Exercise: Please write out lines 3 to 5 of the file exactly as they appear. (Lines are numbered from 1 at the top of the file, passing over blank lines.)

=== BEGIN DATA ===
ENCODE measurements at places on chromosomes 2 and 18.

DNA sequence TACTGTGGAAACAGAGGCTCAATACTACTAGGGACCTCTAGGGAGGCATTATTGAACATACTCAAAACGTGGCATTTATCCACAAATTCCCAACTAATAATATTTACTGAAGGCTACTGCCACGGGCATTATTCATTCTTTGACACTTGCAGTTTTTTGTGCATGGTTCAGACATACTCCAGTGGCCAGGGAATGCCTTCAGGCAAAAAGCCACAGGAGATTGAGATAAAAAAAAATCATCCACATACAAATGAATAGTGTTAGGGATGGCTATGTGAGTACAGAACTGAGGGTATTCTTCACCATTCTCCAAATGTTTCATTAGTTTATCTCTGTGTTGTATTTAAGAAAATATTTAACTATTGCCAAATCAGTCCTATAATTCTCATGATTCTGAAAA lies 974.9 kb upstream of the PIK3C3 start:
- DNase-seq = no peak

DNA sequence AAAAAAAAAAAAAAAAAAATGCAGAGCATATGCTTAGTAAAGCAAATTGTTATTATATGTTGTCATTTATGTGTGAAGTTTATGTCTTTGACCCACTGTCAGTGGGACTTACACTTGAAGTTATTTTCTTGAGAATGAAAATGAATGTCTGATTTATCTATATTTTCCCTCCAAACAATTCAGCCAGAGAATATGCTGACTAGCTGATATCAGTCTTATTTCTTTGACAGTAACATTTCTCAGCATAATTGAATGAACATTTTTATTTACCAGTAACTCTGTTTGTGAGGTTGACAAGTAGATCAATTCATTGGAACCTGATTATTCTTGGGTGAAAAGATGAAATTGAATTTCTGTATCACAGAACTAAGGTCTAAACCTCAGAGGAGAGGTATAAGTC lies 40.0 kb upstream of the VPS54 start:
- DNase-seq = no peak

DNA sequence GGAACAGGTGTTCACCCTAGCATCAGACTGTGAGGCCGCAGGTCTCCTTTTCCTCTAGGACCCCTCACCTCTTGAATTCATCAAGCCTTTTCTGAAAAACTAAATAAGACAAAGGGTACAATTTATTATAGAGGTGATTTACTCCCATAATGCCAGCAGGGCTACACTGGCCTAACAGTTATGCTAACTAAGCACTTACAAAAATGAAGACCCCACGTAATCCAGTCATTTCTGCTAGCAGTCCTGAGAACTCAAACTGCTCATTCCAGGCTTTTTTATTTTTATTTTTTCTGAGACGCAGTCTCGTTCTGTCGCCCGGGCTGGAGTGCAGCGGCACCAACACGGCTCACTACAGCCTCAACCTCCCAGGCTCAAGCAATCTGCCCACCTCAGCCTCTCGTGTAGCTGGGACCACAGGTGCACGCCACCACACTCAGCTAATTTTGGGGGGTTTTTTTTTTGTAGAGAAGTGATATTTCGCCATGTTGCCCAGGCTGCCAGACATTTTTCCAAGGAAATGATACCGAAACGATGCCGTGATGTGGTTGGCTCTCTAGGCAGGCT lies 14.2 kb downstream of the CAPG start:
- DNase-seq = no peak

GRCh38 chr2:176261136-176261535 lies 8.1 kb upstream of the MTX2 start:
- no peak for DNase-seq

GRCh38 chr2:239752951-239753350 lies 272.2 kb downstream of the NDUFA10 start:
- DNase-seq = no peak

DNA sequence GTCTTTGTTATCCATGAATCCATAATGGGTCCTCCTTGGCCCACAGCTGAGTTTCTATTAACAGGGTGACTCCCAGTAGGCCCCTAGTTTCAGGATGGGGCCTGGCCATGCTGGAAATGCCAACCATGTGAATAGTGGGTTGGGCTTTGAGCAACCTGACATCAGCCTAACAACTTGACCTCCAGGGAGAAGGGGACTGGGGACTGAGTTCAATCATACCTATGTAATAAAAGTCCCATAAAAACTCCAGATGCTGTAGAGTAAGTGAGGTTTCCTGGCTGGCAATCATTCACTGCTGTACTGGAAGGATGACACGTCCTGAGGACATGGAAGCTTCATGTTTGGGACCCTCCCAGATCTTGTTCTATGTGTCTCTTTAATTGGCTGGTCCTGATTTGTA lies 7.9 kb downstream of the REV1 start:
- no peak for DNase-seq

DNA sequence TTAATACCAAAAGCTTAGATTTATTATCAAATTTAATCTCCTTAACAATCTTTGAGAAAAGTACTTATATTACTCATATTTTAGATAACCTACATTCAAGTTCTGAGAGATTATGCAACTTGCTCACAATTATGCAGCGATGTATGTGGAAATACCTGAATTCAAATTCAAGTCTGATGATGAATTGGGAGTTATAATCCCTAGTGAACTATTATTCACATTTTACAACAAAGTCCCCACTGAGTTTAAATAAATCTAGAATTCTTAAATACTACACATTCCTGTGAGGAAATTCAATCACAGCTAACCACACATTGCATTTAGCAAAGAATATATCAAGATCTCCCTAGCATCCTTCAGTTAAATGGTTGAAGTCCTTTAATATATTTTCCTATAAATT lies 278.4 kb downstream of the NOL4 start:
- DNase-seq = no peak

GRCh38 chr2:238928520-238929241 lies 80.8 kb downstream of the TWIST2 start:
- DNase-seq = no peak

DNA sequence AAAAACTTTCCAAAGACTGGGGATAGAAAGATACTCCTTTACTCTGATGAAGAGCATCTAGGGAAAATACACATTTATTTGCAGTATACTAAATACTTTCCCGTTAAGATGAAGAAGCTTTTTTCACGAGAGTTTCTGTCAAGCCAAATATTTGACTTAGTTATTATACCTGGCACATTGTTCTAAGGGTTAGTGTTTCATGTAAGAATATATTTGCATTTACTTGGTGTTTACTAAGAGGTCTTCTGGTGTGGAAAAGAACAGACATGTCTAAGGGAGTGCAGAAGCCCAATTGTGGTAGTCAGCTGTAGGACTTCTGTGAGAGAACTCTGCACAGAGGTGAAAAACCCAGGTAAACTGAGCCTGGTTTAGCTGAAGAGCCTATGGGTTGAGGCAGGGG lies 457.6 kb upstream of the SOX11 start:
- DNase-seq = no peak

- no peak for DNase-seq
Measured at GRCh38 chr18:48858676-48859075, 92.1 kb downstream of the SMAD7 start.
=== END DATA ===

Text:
- DNase-seq = no peak

DNA sequence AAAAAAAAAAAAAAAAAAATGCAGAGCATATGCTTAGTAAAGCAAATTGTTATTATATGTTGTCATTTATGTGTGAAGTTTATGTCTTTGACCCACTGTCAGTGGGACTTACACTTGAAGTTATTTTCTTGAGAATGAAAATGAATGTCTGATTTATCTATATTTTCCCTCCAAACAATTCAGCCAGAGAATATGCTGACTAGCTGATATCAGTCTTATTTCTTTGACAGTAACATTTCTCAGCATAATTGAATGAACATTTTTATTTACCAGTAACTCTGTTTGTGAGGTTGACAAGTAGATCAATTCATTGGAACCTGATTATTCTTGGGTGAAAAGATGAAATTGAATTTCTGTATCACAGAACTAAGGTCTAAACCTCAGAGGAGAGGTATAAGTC lies 40.0 kb upstream of the VPS54 start:
- DNase-seq = no peak